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Savage Sisters: Taking it to the streets

How Sarah Laurel's nonprofit helps those affected by substance abuse and homelessness

Savage Sisters
Savage Sisters founder and executive director, Sarah Laurel, leads the nonprofit that’s focused on helping those affected by substance abuse and homelessness. | Image: Stephanie Storti

Sarah Laurel, a former Delaware County resident and drug user, is the founder and executive director of Savage Sisters Recovery, a Philadelphia nonprofit focused on helping those affected by substance abuse disorder and homelessness. 

Initially, Savage Sisters was one recovery house for women in South Philly. Currently, it has four operational recovery houses (two for women and two for men) and one opening soon, all located in Philadelphia. The mens program operates under the acronym “SIR” – Savages in Recovery.

Savage Sisters also hosts monthly outreaches held in Kensington where it provides harm-reduction tools, care kits, food, clothing, love, support and advice to the homeless and those affected by substance use disorder. 

Laurel is no stranger to the struggles of overcoming addiction. Once she found a winning strategy that helped her heal her mind, body and soul, she was able to maintain sobriety and wanted to share her program with others. 

PW recently caught up with Laurel to talk about her organization and the ways it is helping numerous residents.

Sarah Laurel and her brother, Adam Al-Asad, founded Savage Sisters and are working to help those who are fighting substance abuse and looking for homes. | Image:  Stephanie Storti

What motivated you to start Savage Sisters? How did you come up with the name?

I was assaulted in Kensington during my active addiction and went out of a second-story window. This resulted in my hospitalization for weeks and my recovery. When I arrived at the hospital, the dress I was wearing said SAVAGE in gold, bold letters. It was all I saw in my clear, plastic hospital bag when I was in the ICU. When I was transferred to a different floor and getting hip surgery, I googled the word. The word ferocious stood out in the definitions. When I was using, I chased my drugs with a ferocious appetite. Savage Sisters is about chasing your recovery ferociously and applying that energy to all our efforts.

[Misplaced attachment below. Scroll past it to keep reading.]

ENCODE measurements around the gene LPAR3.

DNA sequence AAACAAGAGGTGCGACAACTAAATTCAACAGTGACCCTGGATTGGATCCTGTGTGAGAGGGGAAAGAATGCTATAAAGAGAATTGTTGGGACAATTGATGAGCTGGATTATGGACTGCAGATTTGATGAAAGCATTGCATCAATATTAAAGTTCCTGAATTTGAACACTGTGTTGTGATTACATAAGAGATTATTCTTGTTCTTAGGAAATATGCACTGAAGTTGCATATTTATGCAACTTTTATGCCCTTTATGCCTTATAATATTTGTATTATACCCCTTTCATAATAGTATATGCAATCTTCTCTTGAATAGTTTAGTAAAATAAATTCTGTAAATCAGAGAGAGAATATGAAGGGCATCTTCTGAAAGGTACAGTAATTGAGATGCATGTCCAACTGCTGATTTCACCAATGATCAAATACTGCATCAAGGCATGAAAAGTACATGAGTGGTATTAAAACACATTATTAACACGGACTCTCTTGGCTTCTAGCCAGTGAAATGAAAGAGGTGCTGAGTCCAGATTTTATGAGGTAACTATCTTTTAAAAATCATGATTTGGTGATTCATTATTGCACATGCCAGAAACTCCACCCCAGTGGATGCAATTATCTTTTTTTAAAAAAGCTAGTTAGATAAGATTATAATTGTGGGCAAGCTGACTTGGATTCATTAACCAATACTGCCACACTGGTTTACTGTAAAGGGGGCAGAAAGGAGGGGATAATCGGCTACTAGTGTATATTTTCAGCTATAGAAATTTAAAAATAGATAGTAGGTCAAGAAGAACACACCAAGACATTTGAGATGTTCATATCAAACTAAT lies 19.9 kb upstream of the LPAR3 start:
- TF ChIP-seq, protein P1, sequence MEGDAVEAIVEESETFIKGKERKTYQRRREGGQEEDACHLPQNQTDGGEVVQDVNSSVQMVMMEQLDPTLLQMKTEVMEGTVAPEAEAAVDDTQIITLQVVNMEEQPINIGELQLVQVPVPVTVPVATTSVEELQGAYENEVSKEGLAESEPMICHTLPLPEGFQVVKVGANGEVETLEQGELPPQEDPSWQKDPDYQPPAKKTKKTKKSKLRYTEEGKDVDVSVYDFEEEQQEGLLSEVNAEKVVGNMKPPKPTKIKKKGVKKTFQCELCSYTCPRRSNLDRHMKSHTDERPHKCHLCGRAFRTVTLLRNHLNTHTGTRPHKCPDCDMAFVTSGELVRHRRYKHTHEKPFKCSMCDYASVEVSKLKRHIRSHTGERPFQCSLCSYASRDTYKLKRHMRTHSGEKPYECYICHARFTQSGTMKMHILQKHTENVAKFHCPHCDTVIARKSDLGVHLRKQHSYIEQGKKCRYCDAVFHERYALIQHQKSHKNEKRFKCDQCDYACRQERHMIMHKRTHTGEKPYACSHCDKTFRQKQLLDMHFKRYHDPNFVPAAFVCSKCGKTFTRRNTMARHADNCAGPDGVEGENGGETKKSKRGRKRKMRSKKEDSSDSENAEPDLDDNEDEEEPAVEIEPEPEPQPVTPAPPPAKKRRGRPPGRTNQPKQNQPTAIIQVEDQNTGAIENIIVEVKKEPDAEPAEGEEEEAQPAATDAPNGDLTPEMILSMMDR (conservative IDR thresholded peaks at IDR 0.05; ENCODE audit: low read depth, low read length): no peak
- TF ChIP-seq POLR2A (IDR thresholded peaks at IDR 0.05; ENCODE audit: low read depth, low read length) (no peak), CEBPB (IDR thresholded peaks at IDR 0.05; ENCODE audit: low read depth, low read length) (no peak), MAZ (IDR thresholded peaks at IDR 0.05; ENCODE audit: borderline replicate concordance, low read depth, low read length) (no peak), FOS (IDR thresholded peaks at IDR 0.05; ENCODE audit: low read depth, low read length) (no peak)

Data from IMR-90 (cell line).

I was assaulted in Kensington during my active addiction and went out of a second-story window.

– Sarah Laurel

I started Savage Sisters in an effort to build a safe, structured space that encompassed more than just the average recovery house shuffle. I used resources that helped me recover from an absolute desperate space, holistic healing, healthy foods and physical practices and spiritual strengthening. The outreach was just an effort to help friends and others still stuck in the painful cycle of active use, respecting their human right to use while helping them reduce harm. With a non-judgmental and relatable energy, they feel comfortable and receptive to simple acts of kindness. 

Savage Sisters has grown from one recovery house to four, with another opening soon. Can you talk a little about your strategy and how you have continued to grow and serve more people?